Mr. Georges Villeneuve (Roberval):
Mr. Speaker, at the outset I would like to thank the government and more particularly the Minister of Finance (Mr. Harris), on behalf of the people of the constituency of Roberval, for the tax reduction announced in the last budget. Such a reduction, coming in a year
in which no election is in prospect, is proof of the sincerity of the Canadian government towards the Canadian taxpayer, as well as of its desire to stimulate the economy of this country.
It can therefore be expected that the load the taxpayer has to bear will grow lighter and lighter and that the government's policy will continue to be progressive.
Still I would like to call the attention of the Minister of Finance to the plight of the dealers in cars and other motor vehicles, who put in large stocks of vehicles to meet the heavy springtime demand and are now incurring heavy losses.
Since dairying is the basic farming industry in my district and constituency, I wish to express to the government, and more particularly to the right hon. Minister of Agriculture (Mr. Gardiner) my thanks, and those too of my farmer constituents, for heeding our urgent appeals and deciding to extend for a further year the support price of butter at 58 cents a pound. The farming people of my constituency are now going through a period of difficulties and are grateful to the government for maintaining this precious assistance. By looking after the farmers, the government is helping to maintain the economy of our country. The welfare of our farmers greatly affects that of all the other classes of society, because they are its most stable element.
The Catholic farmers' union of the Saguenay region has asked me to thank the government on its behalf for that decision which will be beneficial to them. They are particularly in favour of that price support program. So, as the representative of that county, among the four which constitute our region, where agriculture plays the greatest role, I am glad to convey those thanks to the government, and the right hon. Minister of Agriculture in particular, whose good will towards our farmers is very well known.
As a sequel to the speech I made in this house on March 30, 1954, and in which I urged the government to take the required steps to have Canada join the Pan-American Union, I wish to point out that during the Easter recess, on April 14 to be more exact, all the other countries on the American continent celebrated what has come to be known as the "Day of the Americas".
On that occasion, the parliaments of the 21 nations belonging to that organization take part in those popular festivities and proclaim
The Budget-Mr. Villeneuve their faith in the ideals which have made it possible to strengthen continental solidarity.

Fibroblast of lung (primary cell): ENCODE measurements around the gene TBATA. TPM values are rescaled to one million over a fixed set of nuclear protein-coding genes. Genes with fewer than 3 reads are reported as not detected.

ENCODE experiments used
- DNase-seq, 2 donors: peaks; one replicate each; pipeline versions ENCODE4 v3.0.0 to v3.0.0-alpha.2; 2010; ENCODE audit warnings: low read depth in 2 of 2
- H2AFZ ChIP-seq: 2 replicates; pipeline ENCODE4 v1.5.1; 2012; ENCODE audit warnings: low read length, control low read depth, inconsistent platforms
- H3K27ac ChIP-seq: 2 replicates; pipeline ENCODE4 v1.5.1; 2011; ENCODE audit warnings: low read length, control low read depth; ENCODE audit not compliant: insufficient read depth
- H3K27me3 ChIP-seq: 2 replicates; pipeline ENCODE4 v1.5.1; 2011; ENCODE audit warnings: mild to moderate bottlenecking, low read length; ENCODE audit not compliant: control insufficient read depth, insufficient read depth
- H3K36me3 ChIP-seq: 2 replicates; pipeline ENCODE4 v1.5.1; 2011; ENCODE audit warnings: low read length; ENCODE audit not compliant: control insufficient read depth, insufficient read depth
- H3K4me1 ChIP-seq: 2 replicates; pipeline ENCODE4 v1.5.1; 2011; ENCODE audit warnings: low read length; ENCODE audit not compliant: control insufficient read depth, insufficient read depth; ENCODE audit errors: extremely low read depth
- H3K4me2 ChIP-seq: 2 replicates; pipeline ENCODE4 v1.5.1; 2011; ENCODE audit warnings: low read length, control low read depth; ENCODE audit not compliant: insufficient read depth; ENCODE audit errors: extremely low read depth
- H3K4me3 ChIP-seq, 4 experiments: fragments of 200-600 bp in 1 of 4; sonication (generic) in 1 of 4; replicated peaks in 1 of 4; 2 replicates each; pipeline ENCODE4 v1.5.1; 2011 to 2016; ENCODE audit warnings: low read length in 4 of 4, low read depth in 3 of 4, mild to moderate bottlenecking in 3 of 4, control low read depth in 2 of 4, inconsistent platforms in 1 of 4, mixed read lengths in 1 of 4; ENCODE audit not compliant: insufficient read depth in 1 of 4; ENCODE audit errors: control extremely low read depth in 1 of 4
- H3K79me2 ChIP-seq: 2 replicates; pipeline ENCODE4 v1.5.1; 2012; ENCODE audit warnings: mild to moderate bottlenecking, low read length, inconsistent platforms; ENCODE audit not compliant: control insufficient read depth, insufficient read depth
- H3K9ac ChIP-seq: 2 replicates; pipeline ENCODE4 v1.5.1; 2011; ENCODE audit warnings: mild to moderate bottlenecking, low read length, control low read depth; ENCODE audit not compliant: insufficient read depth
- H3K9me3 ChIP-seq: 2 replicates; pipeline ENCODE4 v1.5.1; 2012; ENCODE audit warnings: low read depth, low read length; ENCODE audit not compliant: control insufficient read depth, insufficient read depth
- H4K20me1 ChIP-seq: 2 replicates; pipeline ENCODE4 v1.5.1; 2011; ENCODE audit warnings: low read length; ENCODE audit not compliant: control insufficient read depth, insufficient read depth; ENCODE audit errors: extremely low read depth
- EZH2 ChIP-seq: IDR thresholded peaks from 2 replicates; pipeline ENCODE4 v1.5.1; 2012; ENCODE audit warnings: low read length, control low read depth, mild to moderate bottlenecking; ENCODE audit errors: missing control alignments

Since the far distant time when Simon Bolivar called together the Panama congress, in 1826, our continental neighbours have come a long way. After a number of conferences, they first set up the international bureau of American republics in 1890, then the PanAmerican Union in 1910, and finally the Organization of American States in 1948, at the time of the historical Bogota conference.
It can be said that more than once those continental conferences and the peaceful work of the Pan-American Union have been used as tests and even as an inspiration for research and work to ensure the fellowship of man and peace among the nations of this continent.
Although Canada so far has held aloof officially from that great Pan-American movement, I think I should point out that she has often taken part in the proceedings of specialized agencies from the first medical conference held in Washington in 1893 up to the economic conference held in Rio de Janeiro in November 1954.
Canadian delegates also took part in the work of continental organizations, like the Pan-American health board, the geographical commission of the Pan-American institute for geography and history and the inter-American institute of statistics, which held its convention in our Canadian capital, here in Ottawa, in the fall of 1952.
For all these reasons and in the name of continental solidarity, I think it is fitting that Canadians join, at least in spirit, in this feeling of pacific co-operation, anticipating a closer association in the near future with the sister nations of the three Americas, when Canada will take amongst them the seat set aside for this country since the birth of the Pan-American movement.
Until now, the federal government has given a good example to the country's employers by generally paying its employees well. Yet, I might bring to the government's attention and more particularly to the attention of the post office authorities an anomaly concerning the salary paid to rural mail carriers and more particularly to those of the Roberval district.
At the present time, rural 'mail carriers in my country are paid an average of 20 cents a travelled mile. In view of the difficulties pertaining to that service, especially in winter and during the spring thaw, this rate is proving inadequate. Not enough considera-
3376 HOUSE OF
The Budget-Mr. Villeneuve tion is given to the fact that in various districts in the province of Quebec heavy snowfalls block the roads and increase the difficulties of rural mail delivery to the point where rural mail carriers have to put in four or five hours more on the road than during the summer season. As a result, these men are unable to do other work and, moreover, have to spend more on vehicle repairs and maintenance and, at times, have to rent expensive snowmobiles when winter storms make the use of cars impracticable.
As a result of the present system, tenderers bid prices that are too low. This tends to breed carelessness on the part of many contractors and, sometimes, favours the hiring of incompetent people. Serious dutiful contractors become discouraged and give up their routes, with consequent necessary replacements, mistakes and lack of service. Localities in remote areas, the most poorly provided for, are precisely those with the greatest need for rural mail service; they are also those where contractors have the largest deficits and where service is poorest.